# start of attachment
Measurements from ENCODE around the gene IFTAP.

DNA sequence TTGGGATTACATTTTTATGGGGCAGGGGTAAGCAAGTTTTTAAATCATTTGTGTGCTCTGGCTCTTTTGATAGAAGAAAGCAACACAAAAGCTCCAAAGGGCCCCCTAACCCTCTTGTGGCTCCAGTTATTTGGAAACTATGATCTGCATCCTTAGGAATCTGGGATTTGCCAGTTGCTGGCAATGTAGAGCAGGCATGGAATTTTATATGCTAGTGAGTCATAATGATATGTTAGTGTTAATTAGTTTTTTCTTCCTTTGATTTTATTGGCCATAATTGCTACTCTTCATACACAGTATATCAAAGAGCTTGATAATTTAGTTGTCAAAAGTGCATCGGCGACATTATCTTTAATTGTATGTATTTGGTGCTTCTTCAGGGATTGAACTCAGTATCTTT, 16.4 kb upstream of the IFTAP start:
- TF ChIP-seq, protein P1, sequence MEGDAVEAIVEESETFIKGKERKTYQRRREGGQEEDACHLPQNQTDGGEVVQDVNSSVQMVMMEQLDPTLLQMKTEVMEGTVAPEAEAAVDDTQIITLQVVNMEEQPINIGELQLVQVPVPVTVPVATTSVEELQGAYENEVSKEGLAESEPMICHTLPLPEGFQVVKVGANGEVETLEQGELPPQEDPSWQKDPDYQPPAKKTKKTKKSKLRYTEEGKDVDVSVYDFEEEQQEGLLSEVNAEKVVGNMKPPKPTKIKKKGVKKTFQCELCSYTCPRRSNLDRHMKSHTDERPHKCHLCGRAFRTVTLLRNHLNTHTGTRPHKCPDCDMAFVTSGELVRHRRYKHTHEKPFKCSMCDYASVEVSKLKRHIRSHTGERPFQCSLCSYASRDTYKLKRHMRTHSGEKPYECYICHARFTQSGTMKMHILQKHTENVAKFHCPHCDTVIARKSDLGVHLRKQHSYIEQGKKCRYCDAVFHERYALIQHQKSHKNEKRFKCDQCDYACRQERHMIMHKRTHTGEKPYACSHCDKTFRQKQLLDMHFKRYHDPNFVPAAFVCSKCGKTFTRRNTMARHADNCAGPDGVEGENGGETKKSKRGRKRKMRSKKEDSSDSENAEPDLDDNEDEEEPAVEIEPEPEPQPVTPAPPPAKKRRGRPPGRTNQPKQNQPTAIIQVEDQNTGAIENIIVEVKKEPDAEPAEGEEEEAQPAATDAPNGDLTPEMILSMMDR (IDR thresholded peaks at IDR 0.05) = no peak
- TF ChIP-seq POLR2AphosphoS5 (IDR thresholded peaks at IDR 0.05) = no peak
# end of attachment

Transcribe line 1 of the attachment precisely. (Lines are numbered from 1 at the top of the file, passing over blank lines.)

Measurements from ENCODE around the gene IFTAP.